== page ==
The Cycladic Civilization (c. 3200-1100 BCE) flourished in the islands of the Aegean Sea (including Delos, Naxos and Paros ) and provides the earliest evidence of continual human habitation in that region. During the Cycladic Period, houses and temples were built of finished stone and the people made their living through fishing and trade. This period is usually divided into three phases: Early Cycladic, Middle Cycladic, and Late Cycladic with a steady development in art and architecture. The latter two phases overlap and finally merge with the Minoan Civilization, and differences between the periods become indistinguishable.
The Minoan Civilization (2700-1500 BCE) developed on the island of Crete, and rapidly became the dominant sea power in the region. The term `Minoan' was coined by the archaeologist Sir Arthur Evans, who uncovered the Minoan palace of Knossos in 1900 CE and named the culture for the ancient Cretan king Minos. The name by which the people knew themselves is not known. The Minoan Civilization was thriving, as the Cycladic Civilization seems to have been, long before the accepted modern dates which mark its existence and probably earlier than 6000 BCE.
The Minoans developed a writing system known as Linear A (which has not yet been deciphered) and made advances in ship building, construction, ceramics, the arts and sciences, and warfare. King Minos was credited by ancient historians (Thucydides among them) as being the first person to establish a navy with which he colonized, or conquered, the Cyclades.Archaeological and geological evidence on Crete suggests this civilization fell due to an overuse of the land causing deforestation though, traditionally, it is accepted that they were conquered by the Mycenaeans. The eruption of the volcano on the nearby island of Thera (modern day Santorini) between 1650 and 1550 BCE, and the resulting tsunami, is acknowledged as the final cause for the fall of the Minoans. The isle of Crete was deluged and the cities and villages destroyed. This event has been frequently cited as Plato's inspiration in creating his myth of Atlantis in his dialogues of the Critias and Timaeus.
Death Mask of Agamemnon

Death Mask of Agamemnon


The Mycenaean Civilization (approximately 1900-1100 BCE) is commonly acknowledged as the beginning of Greek culture, even though we know almost nothing about the Mycenaeans save what can be determined through archaeological finds and through Homer's account of their war with Troy as recorded in The Iliad. They are credited with establishing the culture owing primarily to their architectural advances, their development of a writing system (known as Linear B, an early form of Greek descended from the Minoan Linear A), and the establishment, or enhancement of, religious rites. The Mycenaeans appear to have been greatly influenced by the Minoans of Crete in their worship of earth goddesses and sky gods, which, in time, become the classical pantheon of ancient Greece.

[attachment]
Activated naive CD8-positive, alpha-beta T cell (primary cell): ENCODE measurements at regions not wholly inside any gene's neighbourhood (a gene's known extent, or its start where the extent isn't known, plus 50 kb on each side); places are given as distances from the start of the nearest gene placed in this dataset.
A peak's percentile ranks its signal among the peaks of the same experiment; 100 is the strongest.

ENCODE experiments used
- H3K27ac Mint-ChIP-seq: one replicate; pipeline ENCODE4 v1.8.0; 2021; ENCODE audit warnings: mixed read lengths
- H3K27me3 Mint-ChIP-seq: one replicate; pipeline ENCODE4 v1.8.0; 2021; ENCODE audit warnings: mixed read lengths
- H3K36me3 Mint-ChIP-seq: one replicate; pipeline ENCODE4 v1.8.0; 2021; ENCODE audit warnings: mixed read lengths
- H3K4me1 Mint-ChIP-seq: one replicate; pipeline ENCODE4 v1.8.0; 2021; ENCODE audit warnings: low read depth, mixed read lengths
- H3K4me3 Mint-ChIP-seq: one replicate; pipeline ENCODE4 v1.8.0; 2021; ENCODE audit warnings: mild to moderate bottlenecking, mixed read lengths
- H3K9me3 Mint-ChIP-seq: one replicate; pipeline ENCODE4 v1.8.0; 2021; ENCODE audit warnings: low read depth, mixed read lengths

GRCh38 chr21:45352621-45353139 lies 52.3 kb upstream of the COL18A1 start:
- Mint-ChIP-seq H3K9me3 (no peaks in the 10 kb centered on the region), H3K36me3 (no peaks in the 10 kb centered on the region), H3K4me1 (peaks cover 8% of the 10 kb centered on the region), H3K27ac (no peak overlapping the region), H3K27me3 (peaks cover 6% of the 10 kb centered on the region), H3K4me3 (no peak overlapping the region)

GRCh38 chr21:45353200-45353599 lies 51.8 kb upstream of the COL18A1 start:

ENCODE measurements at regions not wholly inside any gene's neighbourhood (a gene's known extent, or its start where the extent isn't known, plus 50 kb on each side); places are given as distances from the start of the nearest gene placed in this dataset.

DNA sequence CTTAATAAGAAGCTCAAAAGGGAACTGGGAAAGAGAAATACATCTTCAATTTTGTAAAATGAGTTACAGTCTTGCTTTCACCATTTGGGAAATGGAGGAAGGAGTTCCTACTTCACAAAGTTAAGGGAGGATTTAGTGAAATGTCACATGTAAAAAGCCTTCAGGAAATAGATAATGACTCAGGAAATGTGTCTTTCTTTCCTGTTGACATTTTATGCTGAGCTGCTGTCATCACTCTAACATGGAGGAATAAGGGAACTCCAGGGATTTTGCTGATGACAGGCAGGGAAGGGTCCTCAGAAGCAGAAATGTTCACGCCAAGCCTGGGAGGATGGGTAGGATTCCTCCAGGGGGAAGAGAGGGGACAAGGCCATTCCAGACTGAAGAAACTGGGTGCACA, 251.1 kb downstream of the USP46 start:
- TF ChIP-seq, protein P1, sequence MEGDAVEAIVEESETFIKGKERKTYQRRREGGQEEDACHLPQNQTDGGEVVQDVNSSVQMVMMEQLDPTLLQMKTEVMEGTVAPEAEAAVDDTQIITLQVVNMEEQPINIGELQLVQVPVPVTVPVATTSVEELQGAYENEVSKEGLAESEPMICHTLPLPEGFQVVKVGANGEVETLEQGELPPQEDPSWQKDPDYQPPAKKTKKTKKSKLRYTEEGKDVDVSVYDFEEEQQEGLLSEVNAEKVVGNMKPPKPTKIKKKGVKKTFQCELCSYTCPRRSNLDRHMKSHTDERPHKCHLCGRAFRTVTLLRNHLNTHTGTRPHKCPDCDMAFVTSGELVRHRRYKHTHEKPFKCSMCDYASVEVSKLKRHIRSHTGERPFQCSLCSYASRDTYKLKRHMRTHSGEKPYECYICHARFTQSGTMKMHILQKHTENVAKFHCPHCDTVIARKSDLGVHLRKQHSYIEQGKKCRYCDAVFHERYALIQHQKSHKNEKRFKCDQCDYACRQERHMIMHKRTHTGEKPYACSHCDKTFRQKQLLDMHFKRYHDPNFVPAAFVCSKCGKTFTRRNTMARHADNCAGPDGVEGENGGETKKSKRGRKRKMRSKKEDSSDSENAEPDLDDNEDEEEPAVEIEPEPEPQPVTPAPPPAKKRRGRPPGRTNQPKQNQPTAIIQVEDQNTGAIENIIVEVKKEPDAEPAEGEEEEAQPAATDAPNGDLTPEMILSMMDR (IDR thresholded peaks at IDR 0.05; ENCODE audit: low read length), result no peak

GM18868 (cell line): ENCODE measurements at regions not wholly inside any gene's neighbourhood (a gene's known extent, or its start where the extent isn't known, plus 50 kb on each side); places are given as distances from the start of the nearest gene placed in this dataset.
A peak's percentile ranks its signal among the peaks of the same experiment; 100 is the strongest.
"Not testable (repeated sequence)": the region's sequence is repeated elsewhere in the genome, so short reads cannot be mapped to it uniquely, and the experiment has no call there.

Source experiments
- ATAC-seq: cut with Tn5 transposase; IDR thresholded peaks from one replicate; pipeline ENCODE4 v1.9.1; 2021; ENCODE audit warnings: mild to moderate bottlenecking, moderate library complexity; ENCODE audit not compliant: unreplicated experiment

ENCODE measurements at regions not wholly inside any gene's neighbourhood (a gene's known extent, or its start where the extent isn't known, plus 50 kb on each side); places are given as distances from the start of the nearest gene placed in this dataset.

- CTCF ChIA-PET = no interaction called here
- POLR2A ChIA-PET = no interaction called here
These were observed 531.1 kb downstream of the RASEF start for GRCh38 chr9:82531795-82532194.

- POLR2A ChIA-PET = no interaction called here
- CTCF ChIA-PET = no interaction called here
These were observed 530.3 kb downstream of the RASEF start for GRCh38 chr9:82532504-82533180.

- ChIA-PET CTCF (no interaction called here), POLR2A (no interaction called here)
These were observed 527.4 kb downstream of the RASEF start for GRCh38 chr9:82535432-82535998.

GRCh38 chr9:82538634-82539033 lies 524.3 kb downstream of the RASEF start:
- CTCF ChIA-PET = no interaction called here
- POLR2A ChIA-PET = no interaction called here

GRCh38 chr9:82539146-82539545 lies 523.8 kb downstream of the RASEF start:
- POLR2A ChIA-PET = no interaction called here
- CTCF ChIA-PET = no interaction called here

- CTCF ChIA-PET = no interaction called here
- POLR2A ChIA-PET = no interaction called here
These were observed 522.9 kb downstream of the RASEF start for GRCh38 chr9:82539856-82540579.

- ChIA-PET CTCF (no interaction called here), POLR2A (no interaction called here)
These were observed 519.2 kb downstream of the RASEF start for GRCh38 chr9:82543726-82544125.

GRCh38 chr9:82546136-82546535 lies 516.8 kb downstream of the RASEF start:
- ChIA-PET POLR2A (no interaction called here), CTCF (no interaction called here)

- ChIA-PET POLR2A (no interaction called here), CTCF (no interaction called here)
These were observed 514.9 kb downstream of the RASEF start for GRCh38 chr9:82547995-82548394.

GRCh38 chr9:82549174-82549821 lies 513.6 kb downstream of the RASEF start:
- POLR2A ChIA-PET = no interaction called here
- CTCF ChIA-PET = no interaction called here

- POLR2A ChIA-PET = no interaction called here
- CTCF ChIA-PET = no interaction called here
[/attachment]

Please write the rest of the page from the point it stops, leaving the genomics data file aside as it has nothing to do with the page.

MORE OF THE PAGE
The gods and goddesses provided the Greeks with a solid paradigm of the creation of the universe, the world, and human beings. An early myth relates how, in the beginning, there was nothing but chaos in the form of unending waters. From this chaos came the goddess Eurynome who separated the water from the air and began her dance of creation with the serpent Ophion. From their dance, all of creation sprang and Eurynome was, originally, the Great Mother Goddess and Creator of All Things.
By the time Hesiod and Homer were writing (8th century BCE), this story had changed into the more familiar myth concerning the titans, Zeus ' war against them, and the birth of the Olympian Gods with Zeus as their chief. This shift indicates a movement from a matriarchal religion to a patriarchal paradigm. Whichever model was followed, however, the gods clearly interacted regularly with the humans who worshipped them and were a large part of daily life in ancient Greece. Prior to the coming of the Romans, the only road in mainland Greece that was not a cow path was the Sacred Way which ran between the city of Athens and the holy city of Eleusis, birthplace of the Eleusinian Mysteries celebrating the goddess Demeter and her daughter Persephone.